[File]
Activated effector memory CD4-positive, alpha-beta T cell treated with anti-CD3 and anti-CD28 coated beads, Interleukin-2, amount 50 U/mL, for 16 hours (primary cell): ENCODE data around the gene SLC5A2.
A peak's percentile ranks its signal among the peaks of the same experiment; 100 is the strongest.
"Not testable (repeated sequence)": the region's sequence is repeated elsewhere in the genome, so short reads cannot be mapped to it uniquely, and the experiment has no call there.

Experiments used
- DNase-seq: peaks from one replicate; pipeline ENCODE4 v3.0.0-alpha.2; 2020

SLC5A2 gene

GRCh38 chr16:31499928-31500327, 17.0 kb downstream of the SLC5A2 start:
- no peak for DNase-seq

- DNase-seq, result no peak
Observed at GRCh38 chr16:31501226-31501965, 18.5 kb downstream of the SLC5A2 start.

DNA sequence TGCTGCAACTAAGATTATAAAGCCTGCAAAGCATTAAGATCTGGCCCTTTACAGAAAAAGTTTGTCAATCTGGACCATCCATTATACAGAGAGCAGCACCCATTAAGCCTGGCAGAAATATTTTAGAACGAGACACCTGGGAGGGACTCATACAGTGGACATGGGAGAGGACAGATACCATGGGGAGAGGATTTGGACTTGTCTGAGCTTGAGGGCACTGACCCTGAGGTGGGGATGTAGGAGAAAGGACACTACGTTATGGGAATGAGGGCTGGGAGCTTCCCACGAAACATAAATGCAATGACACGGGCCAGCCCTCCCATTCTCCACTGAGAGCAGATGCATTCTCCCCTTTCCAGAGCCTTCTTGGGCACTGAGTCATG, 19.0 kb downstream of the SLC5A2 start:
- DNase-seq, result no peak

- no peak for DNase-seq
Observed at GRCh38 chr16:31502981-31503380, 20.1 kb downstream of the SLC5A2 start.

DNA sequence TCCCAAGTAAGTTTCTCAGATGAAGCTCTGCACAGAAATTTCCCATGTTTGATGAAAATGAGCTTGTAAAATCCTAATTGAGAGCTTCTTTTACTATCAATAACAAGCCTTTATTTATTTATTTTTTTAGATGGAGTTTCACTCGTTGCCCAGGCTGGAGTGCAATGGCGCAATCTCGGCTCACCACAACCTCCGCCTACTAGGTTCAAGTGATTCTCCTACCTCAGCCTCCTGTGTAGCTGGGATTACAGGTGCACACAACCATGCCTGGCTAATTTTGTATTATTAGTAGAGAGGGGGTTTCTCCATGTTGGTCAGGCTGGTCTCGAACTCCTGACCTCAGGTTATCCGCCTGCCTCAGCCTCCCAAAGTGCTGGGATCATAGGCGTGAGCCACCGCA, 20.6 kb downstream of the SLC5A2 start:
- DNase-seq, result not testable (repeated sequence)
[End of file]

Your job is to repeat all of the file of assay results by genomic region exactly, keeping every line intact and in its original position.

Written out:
Activated effector memory CD4-positive, alpha-beta T cell treated with anti-CD3 and anti-CD28 coated beads, Interleukin-2, amount 50 U/mL, for 16 hours (primary cell): ENCODE data around the gene SLC5A2.
A peak's percentile ranks its signal among the peaks of the same experiment; 100 is the strongest.
"Not testable (repeated sequence)": the region's sequence is repeated elsewhere in the genome, so short reads cannot be mapped to it uniquely, and the experiment has no call there.

Experiments used
- DNase-seq: peaks from one replicate; pipeline ENCODE4 v3.0.0-alpha.2; 2020

SLC5A2 gene

GRCh38 chr16:31499928-31500327, 17.0 kb downstream of the SLC5A2 start:
- no peak for DNase-seq

- DNase-seq, result no peak
Observed at GRCh38 chr16:31501226-31501965, 18.5 kb downstream of the SLC5A2 start.

DNA sequence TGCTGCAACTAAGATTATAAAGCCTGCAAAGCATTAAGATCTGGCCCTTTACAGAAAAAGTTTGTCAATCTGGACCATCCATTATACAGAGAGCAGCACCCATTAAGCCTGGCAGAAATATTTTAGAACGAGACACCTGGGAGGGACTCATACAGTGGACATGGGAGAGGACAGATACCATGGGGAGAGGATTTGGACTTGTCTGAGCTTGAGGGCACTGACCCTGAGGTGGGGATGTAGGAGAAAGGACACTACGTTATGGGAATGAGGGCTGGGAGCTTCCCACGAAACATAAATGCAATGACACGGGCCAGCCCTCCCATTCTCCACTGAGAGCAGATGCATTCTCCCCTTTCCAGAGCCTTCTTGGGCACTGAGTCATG, 19.0 kb downstream of the SLC5A2 start:
- DNase-seq, result no peak

- no peak for DNase-seq
Observed at GRCh38 chr16:31502981-31503380, 20.1 kb downstream of the SLC5A2 start.

DNA sequence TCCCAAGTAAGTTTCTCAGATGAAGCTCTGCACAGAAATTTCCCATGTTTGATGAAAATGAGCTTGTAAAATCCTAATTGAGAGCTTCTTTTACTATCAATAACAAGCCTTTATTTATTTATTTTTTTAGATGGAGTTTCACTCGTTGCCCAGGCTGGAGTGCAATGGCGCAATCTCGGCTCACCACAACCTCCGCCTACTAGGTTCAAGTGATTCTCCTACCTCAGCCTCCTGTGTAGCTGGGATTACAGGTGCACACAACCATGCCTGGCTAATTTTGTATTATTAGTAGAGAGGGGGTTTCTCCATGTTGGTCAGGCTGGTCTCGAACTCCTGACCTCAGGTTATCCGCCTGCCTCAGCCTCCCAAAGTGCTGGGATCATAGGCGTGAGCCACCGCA, 20.6 kb downstream of the SLC5A2 start:
- DNase-seq, result not testable (repeated sequence)